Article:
Generate MD5 Checksum on a single file

md5sum filename

Generate MD5 Checksum on multiple files

md5sum filename1 filename2 filename3

Generate MD5 Checksum and ouptut to file

md5sum filename > md5.txt

Compare MD5 Checkum output file to current file in directory

md5sum -c md5.txt

Example of what a MD5 Checksum looks like

d4fdb933151cad1eb58e798d2874f8f6 send_file-




Published in: on October 27, 2010 at 1:33 pm  Comments Off on How to create MD5 Checksums and validate a file in Linux  

Install DomainKeys on a C-Panel

How to install DomainKeys on a specific domain.

1. First check that you are running the latest version on RELEASE or CURRENT of cPanel 11.
2. Run the script

/usr/local/cpanel/bin/domain_keys_installer username

Where username is the cPanel user.

If you get an error similar to “Domain keys are not installed on this machine.” you either are not running the latest release or current version of cPanel or you have not converted yet to maildir. Maildir conversion is required before you install DomainKeys.
You will find an article about converting to maildir on this site !

Ok, we just installed DomainKeys for a domain, but how about if we want to install it for all the domains (users)?
Well I found the solution just a few days ago on a public forum. Someone wrote a nice bash script that will parse all the cpanel users and then run the installation for each of them.

for i in `ls /var/cpanel/users` ;do /usr/local/cpanel/bin/domain_keys_installer $i ;done

Ok, but what about if we want that every new created account to have DomainKeys installed. Well this is a bit harder to do.
I recommend editing /scripts/postwwwacct and adding:

my %OPTS = @ARGV;
my $user = $OPTS{’user’};
/usr/local/cpanel/bin/domain_keys_installer $user

Now test this by creating a new account.

Published in: on October 13, 2010 at 12:12 pm  Comments Off on Install DomainKeys on a C-Panel  

WordPress 2.5.1: How to reset password manually

This bug has been fixed and will be included in WordPress 2.5.2. However, if you’ve upgraded to 2.5.1 and having issues with password reset,  you can do password reset, with any of following ways:

    1. Login to your PhpMyAdmin account, and select your WordPress database.
    2. Select & browse wp_users table, look for the username, you want to reset the password and click on the edit icon next to your username.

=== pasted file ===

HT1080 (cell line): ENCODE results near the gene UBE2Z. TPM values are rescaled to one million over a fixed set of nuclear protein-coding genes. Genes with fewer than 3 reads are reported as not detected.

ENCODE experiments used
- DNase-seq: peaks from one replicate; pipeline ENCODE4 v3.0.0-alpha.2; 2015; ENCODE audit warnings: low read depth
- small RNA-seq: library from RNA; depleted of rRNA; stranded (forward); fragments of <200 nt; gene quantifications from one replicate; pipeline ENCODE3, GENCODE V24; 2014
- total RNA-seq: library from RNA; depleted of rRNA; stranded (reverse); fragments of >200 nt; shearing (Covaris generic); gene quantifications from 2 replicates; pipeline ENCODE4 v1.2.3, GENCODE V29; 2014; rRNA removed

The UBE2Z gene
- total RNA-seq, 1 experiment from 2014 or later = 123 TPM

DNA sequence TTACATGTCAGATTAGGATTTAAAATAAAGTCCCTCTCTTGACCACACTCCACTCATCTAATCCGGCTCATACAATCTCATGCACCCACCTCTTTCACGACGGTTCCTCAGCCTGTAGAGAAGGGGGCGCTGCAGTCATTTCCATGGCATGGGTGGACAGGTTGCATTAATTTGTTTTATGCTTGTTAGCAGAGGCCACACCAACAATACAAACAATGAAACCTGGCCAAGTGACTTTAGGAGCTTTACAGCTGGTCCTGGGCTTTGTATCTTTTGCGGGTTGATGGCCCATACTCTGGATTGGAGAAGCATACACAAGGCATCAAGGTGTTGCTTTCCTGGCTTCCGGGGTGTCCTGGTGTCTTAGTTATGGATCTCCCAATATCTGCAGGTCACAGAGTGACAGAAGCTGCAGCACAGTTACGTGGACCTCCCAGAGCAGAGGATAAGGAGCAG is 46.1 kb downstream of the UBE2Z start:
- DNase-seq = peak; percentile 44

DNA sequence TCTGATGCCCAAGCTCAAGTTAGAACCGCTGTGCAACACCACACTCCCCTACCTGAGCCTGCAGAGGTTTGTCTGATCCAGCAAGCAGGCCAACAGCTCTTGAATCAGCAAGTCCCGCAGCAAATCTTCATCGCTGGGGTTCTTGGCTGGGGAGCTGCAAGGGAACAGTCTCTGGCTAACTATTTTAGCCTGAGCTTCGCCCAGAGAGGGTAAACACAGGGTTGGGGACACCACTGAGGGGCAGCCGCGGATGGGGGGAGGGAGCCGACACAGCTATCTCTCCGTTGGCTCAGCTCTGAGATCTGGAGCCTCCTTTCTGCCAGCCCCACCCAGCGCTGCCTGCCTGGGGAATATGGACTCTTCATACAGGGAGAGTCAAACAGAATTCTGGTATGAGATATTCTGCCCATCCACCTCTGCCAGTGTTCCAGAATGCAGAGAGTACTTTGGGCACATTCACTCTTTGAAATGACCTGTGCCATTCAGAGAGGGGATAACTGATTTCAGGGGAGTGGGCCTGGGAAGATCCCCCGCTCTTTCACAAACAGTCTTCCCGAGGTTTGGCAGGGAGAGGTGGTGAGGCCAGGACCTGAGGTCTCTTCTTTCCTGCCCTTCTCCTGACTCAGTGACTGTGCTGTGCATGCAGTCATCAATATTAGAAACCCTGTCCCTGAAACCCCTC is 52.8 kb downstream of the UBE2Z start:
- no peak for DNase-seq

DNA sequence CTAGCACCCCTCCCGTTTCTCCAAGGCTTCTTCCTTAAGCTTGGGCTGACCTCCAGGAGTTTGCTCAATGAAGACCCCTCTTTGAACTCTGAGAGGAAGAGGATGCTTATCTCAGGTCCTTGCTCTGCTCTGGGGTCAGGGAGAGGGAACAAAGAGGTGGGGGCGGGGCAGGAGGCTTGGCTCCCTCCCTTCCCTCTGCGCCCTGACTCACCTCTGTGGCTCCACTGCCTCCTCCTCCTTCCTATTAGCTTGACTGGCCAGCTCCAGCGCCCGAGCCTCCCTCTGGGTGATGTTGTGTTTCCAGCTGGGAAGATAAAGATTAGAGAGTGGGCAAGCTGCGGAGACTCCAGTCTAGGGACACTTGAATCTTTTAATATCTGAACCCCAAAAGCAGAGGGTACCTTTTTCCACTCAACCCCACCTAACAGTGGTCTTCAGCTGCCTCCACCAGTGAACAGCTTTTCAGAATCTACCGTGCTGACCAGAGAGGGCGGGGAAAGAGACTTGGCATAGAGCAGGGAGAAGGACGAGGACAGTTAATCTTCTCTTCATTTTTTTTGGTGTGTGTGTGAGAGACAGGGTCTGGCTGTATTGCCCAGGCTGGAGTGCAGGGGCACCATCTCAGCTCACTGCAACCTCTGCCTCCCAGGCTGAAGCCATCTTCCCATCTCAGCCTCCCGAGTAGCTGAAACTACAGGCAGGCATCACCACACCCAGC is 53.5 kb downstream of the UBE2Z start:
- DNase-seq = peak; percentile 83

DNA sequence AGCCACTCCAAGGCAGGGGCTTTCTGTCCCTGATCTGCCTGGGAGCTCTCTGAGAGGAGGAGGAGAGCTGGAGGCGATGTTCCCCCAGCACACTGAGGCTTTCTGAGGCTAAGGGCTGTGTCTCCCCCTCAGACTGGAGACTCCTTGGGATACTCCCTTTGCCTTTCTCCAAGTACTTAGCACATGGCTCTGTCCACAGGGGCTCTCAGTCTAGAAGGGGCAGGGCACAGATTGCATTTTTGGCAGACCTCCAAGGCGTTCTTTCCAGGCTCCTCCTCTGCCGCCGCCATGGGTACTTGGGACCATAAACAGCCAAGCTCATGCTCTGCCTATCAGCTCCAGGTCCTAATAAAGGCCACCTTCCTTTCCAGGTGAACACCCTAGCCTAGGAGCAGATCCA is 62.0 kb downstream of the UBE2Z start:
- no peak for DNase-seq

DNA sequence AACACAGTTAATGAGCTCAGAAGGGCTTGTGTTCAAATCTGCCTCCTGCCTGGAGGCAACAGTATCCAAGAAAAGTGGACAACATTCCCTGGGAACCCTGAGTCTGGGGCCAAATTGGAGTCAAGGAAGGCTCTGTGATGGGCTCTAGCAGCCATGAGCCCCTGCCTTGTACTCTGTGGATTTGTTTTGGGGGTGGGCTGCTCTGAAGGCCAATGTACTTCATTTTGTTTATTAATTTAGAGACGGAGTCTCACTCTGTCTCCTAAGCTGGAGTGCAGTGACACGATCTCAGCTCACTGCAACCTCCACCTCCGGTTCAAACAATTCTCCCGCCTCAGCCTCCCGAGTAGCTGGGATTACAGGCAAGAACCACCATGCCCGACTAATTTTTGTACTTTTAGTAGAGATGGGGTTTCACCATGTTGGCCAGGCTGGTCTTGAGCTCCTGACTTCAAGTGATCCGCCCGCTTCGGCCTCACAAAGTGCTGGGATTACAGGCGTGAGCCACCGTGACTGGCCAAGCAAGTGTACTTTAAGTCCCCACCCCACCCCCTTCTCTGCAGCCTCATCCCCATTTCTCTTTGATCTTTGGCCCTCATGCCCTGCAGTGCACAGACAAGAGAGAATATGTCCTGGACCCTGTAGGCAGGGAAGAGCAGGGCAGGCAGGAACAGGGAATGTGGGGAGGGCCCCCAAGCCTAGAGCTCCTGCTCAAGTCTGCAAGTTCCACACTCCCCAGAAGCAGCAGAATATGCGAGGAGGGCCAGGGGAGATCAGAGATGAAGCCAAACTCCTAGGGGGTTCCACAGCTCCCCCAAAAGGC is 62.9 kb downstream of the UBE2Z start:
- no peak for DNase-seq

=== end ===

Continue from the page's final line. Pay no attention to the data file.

3. Once the edit page is open, select MD5 from the Function dropdown next to the user_pass row. Change the value on the user_pass row to your new password and then hit Go.
    4. Now fireup your WordPress admin panel, and login with your new password and it will upgrade your password to the new phpass hashing.
  1. Or, if you’ve only single user on your WordPress installation, and the login name is admin. You can reset password with just simple SQL query, which once executed will replace password with whatever you enter as your new password to be. UPDATE `wordpress`.`wp_users` SET `user_pass` = MD5('PASSWORD') WHERE `wp_users`.`user_login` =`admin` LIMIT 1; WordPress, Brecker, Password, MySQL, Database, SQL Query, PHP, Tips, Tricks, Tips and Tricks, SQL, Passwords, Bug
  2. If you’re not comfortable with PhpMyAdmin or you don’t to do it manually, as an alternate, you can download files which contain the patch, here.
Published in: on October 11, 2010 at 12:21 pm  Comments Off on WordPress 2.5.1: How to reset password manually  

Find Command Utilities

There are couple of things you can try. The find command has a number of options to look for a file based on time. The ‘amin’, ‘cmin’, and ‘mmin’ options will look for files based on the last access time, change time (ie file permissions), and modification time respectively. Use a ‘-‘ to catch things after the specified time. So

find / -mmin -60
Published in: on October 11, 2010 at 12:09 pm  Comments Off on Find Command Utilities  

Delete Files Older Than x Days on Linux

The find utility on linux allows you to pass in a bunch of interesting arguments, including one to execute another command on each file. We’ll use this in order to figure out what files are older than a certain number of days, and then use the rm command to delete them.

Command Syntax

find /path/to/files* -mtime +5 -exec rm {} \;

Note that there are spaces between rm, {}, and \;


  • The first argument is the path to the files. This can be a path, a directory, or a wildcard as in the example above. I would recommend using the full path, and make sure that you run the command without the exec rm to make sure you are getting the right results.
  • The second argument, -mtime, is used to specify the number of days old that the file is. If you enter +5, it will find files older than 5 days.
  • The third argument, -exec, allows you to pass in a command such as rm. The {} \; at the end is required to end the command.

This should work on Ubuntu, Suse, Redhat, or pretty much any version of linux.

Published in: on October 11, 2010 at 12:03 pm  Comments Off on Delete Files Older Than x Days on Linux